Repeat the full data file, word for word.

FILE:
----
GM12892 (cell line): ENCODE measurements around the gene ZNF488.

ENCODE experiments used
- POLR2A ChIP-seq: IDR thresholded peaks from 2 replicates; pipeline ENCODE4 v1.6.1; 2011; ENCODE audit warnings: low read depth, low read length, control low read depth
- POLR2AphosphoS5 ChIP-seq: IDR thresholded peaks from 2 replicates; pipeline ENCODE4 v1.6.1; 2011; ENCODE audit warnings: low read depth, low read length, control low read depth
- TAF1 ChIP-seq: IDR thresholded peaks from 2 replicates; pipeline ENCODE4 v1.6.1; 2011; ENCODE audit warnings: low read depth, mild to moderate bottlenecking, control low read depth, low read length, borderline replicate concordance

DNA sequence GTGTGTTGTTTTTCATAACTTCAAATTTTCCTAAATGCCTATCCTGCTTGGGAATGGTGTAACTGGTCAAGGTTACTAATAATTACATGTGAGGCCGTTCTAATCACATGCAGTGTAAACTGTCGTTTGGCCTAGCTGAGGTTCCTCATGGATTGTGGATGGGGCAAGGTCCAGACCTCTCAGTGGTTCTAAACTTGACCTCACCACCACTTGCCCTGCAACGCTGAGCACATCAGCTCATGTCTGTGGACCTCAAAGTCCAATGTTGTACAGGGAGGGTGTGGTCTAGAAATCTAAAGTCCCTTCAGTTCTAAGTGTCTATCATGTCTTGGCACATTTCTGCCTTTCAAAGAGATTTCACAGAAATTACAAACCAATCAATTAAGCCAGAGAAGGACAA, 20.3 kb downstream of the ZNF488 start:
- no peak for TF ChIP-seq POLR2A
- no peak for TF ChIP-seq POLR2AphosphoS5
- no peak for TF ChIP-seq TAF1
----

GM12892 (cell line): ENCODE measurements around the gene ZNF488.

ENCODE experiments used
- POLR2A ChIP-seq: IDR thresholded peaks from 2 replicates; pipeline ENCODE4 v1.6.1; 2011; ENCODE audit warnings: low read depth, low read length, control low read depth
- POLR2AphosphoS5 ChIP-seq: IDR thresholded peaks from 2 replicates; pipeline ENCODE4 v1.6.1; 2011; ENCODE audit warnings: low read depth, low read length, control low read depth
- TAF1 ChIP-seq: IDR thresholded peaks from 2 replicates; pipeline ENCODE4 v1.6.1; 2011; ENCODE audit warnings: low read depth, mild to moderate bottlenecking, control low read depth, low read length, borderline replicate concordance

DNA sequence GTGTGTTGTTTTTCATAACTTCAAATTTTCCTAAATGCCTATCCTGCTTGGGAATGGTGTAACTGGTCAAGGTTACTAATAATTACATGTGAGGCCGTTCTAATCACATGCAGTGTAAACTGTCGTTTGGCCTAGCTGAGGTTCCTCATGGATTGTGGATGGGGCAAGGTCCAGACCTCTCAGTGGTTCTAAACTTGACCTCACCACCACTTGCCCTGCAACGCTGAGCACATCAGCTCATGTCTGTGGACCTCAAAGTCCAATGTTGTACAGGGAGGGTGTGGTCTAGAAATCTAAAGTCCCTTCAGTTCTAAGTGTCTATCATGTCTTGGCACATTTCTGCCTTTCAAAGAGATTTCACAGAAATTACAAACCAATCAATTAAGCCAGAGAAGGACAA, 20.3 kb downstream of the ZNF488 start:
- no peak for TF ChIP-seq POLR2A
- no peak for TF ChIP-seq POLR2AphosphoS5
- no peak for TF ChIP-seq TAF1